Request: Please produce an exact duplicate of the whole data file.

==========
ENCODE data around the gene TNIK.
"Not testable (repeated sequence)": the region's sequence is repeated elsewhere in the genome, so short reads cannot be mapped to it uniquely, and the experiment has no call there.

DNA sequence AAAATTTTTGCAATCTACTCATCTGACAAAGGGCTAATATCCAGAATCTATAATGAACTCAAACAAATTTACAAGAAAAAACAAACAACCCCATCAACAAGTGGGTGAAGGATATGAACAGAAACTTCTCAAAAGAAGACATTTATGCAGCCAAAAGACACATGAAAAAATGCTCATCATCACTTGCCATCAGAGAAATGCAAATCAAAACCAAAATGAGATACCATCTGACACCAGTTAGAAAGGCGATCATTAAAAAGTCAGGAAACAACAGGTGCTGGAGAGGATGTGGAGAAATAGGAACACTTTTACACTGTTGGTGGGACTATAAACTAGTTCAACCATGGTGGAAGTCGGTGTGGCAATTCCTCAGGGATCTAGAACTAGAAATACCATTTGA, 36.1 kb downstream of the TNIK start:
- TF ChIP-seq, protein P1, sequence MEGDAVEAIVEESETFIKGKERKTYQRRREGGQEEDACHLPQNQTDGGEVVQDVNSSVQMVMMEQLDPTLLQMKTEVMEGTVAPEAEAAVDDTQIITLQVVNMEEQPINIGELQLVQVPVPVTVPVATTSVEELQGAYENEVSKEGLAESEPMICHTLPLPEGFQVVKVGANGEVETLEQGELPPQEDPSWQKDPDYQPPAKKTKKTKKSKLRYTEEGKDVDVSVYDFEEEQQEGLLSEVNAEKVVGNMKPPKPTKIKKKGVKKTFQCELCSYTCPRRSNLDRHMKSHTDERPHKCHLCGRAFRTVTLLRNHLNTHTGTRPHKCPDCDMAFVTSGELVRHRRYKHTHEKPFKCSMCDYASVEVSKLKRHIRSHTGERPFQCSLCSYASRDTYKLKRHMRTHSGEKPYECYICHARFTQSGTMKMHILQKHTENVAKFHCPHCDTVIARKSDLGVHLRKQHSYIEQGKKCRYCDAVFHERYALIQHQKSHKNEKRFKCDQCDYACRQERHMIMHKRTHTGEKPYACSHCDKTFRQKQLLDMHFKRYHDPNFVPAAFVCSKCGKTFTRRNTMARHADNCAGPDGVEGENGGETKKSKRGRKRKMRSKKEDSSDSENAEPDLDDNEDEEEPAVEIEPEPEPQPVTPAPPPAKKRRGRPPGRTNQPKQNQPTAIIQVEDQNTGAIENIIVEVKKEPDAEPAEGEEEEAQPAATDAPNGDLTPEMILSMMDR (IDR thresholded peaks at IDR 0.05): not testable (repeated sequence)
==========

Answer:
ENCODE data around the gene TNIK.
"Not testable (repeated sequence)": the region's sequence is repeated elsewhere in the genome, so short reads cannot be mapped to it uniquely, and the experiment has no call there.

DNA sequence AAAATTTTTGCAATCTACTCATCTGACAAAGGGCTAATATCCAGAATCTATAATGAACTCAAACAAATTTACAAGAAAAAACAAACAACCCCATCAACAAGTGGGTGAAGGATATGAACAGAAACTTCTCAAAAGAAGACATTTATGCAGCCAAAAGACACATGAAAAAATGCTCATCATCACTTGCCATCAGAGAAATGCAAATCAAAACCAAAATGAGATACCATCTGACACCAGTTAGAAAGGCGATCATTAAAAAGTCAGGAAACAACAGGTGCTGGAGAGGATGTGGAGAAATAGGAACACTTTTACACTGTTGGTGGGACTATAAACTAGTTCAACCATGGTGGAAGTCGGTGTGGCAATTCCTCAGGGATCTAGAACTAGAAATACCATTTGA, 36.1 kb downstream of the TNIK start:
- TF ChIP-seq, protein P1, sequence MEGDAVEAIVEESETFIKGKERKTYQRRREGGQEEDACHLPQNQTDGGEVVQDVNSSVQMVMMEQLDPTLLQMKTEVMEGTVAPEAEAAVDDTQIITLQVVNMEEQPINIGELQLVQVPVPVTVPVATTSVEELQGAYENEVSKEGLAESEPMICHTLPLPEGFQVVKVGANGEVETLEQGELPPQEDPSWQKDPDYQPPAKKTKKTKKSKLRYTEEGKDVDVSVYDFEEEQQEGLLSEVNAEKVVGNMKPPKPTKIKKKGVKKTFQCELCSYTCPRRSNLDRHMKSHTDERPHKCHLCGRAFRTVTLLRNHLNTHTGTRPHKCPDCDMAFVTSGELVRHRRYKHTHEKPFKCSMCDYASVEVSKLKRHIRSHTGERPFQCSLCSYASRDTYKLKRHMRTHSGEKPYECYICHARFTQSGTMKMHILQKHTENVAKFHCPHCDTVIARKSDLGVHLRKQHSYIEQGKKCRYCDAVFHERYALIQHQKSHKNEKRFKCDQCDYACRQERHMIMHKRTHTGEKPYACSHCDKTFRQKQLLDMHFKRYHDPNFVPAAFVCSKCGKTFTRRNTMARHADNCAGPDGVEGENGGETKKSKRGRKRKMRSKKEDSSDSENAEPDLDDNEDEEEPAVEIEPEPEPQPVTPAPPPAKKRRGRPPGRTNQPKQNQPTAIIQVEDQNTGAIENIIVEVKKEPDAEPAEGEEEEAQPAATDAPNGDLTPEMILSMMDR (IDR thresholded peaks at IDR 0.05): not testable (repeated sequence)